Hamidul Haque Chowdhury, a principal of a local educational institution and president of Rohingya Refugee Repatriation Movement, a civil society platform that is demanding that the Rohingya be repatriated to Myanmar, told www.thethirdpole.net that the influx of such a large number of people had led to a drop in the water table. “It was not such an acute problem in the winter. But now the water table of the area has dropped. The local community does not get water in the shallow tube wells they use to collect drinking water,” he said. Haque added that the surface water in the entire Ukhia area has dried out. Local farmers who used to cultivate crops using surface water could not grow vegetables and other crops due to lack of water. “Many diseases like diphtheria, which were wiped out from the land of Bangladesh, are now coming back,” he added.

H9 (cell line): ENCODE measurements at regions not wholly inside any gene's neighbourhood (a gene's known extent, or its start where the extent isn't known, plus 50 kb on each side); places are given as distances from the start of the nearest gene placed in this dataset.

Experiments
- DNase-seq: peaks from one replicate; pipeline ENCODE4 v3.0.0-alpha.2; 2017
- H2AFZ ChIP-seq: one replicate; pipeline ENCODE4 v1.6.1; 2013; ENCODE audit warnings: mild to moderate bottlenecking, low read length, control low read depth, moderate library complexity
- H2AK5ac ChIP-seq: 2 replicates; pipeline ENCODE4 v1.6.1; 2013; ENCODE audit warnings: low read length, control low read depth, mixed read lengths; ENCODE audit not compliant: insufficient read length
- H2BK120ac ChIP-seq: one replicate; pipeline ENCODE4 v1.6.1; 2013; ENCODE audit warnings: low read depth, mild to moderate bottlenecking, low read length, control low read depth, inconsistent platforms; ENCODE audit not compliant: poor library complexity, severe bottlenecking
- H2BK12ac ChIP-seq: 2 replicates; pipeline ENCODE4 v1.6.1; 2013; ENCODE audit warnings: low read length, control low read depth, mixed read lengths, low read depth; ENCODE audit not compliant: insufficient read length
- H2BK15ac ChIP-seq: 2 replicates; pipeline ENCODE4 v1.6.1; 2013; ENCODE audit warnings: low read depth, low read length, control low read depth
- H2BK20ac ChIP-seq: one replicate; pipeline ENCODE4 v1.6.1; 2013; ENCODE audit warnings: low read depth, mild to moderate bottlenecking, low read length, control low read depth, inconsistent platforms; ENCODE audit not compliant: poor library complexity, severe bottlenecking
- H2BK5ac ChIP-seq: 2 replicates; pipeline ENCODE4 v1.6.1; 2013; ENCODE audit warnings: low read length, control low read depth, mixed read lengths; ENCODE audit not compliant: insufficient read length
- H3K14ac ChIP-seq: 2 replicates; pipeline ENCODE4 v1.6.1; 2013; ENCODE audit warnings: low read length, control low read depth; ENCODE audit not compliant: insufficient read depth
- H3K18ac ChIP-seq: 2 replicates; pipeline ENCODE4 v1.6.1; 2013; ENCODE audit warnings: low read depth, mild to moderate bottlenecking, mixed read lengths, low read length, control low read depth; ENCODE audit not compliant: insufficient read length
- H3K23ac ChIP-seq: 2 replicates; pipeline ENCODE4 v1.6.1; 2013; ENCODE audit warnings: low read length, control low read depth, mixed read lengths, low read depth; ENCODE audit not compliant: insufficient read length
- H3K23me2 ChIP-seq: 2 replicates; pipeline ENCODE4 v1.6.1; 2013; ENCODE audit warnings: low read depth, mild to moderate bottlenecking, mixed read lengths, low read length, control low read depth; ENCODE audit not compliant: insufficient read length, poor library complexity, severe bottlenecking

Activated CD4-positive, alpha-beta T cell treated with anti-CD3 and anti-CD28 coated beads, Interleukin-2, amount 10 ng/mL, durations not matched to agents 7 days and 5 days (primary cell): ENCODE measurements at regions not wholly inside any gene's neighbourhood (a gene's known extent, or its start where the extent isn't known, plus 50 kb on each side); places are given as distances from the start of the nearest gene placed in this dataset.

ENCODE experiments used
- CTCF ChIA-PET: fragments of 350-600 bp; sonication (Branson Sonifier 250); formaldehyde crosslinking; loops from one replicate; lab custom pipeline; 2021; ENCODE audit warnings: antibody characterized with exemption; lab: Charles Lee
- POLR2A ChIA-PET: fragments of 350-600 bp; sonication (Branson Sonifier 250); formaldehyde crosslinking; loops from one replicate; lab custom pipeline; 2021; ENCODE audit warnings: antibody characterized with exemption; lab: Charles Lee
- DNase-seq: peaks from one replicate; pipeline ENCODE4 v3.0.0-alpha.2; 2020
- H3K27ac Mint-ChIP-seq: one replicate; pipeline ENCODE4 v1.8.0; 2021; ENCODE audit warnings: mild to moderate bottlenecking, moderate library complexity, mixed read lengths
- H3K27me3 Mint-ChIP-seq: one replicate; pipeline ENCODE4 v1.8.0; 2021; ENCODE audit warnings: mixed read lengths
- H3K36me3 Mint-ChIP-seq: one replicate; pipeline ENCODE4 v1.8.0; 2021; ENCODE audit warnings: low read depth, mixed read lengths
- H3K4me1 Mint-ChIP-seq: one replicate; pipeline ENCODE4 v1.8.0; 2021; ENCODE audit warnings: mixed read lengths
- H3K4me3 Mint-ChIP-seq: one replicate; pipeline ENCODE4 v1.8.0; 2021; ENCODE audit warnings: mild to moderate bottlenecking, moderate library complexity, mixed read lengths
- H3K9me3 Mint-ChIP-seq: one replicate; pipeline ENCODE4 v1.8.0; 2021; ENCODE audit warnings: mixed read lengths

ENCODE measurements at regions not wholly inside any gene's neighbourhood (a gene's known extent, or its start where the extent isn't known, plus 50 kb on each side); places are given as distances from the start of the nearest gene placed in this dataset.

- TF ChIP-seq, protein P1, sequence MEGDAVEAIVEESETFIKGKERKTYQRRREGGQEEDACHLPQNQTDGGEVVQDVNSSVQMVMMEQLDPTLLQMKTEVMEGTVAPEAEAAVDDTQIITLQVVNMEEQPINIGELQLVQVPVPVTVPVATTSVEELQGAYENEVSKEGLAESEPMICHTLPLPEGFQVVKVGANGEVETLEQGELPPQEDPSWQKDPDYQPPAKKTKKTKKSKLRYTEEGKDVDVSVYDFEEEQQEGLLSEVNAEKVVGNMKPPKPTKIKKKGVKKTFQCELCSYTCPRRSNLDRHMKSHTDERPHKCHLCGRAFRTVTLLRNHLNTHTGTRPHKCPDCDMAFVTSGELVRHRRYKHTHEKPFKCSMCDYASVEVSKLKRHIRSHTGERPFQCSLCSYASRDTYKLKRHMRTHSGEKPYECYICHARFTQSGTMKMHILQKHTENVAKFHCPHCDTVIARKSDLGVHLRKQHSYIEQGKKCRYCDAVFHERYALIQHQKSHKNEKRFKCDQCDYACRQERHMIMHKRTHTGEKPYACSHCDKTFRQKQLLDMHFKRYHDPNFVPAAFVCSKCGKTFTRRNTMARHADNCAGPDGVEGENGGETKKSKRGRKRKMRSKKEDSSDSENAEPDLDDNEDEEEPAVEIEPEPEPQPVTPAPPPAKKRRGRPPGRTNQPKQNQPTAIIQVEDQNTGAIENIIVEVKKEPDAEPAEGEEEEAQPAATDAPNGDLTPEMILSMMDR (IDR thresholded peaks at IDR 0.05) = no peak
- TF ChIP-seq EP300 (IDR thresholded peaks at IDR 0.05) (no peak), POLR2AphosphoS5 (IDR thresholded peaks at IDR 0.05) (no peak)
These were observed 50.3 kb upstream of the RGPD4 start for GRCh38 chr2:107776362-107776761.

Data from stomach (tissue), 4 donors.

Mohammed Yunush, a farmer from the Palongkhali union said that he used an electric powered deep tube well but even then he did not get enough water to irrigate his crops. Rezaul Karim Chowdhury, executive director of Coast Trust said that in September 2017, when they installed a tube well in the Kutupalong Rohingya camp they found water 600 to 700 metres beneath the ground level. “But now in many camps they do not get water even at 1,500 metres under the ground level. I am not sure what will happen after a couple of months,” he said.